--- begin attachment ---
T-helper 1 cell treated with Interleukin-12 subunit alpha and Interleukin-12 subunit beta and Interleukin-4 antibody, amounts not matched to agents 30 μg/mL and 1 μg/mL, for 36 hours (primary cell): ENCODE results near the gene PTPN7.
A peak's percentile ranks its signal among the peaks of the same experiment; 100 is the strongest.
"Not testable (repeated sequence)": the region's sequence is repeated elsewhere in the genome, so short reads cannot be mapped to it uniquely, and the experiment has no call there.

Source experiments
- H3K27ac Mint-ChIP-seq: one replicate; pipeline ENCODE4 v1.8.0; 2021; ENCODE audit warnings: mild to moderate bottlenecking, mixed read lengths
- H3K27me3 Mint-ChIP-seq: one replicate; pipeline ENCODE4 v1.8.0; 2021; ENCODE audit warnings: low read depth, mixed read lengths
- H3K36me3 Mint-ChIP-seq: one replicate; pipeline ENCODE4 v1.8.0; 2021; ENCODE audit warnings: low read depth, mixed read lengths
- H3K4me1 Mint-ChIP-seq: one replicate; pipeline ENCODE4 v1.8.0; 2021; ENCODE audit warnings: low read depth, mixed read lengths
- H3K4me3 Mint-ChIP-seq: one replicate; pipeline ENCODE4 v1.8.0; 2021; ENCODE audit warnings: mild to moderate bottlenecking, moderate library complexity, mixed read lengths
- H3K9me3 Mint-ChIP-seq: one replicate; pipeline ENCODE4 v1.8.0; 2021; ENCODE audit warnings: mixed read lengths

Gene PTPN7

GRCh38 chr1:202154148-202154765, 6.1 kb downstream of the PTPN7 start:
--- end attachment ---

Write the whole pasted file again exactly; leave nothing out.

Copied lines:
T-helper 1 cell treated with Interleukin-12 subunit alpha and Interleukin-12 subunit beta and Interleukin-4 antibody, amounts not matched to agents 30 μg/mL and 1 μg/mL, for 36 hours (primary cell): ENCODE results near the gene PTPN7.
A peak's percentile ranks its signal among the peaks of the same experiment; 100 is the strongest.
"Not testable (repeated sequence)": the region's sequence is repeated elsewhere in the genome, so short reads cannot be mapped to it uniquely, and the experiment has no call there.

Source experiments
- H3K27ac Mint-ChIP-seq: one replicate; pipeline ENCODE4 v1.8.0; 2021; ENCODE audit warnings: mild to moderate bottlenecking, mixed read lengths
- H3K27me3 Mint-ChIP-seq: one replicate; pipeline ENCODE4 v1.8.0; 2021; ENCODE audit warnings: low read depth, mixed read lengths
- H3K36me3 Mint-ChIP-seq: one replicate; pipeline ENCODE4 v1.8.0; 2021; ENCODE audit warnings: low read depth, mixed read lengths
- H3K4me1 Mint-ChIP-seq: one replicate; pipeline ENCODE4 v1.8.0; 2021; ENCODE audit warnings: low read depth, mixed read lengths
- H3K4me3 Mint-ChIP-seq: one replicate; pipeline ENCODE4 v1.8.0; 2021; ENCODE audit warnings: mild to moderate bottlenecking, moderate library complexity, mixed read lengths
- H3K9me3 Mint-ChIP-seq: one replicate; pipeline ENCODE4 v1.8.0; 2021; ENCODE audit warnings: mixed read lengths

Gene PTPN7

GRCh38 chr1:202154148-202154765, 6.1 kb downstream of the PTPN7 start: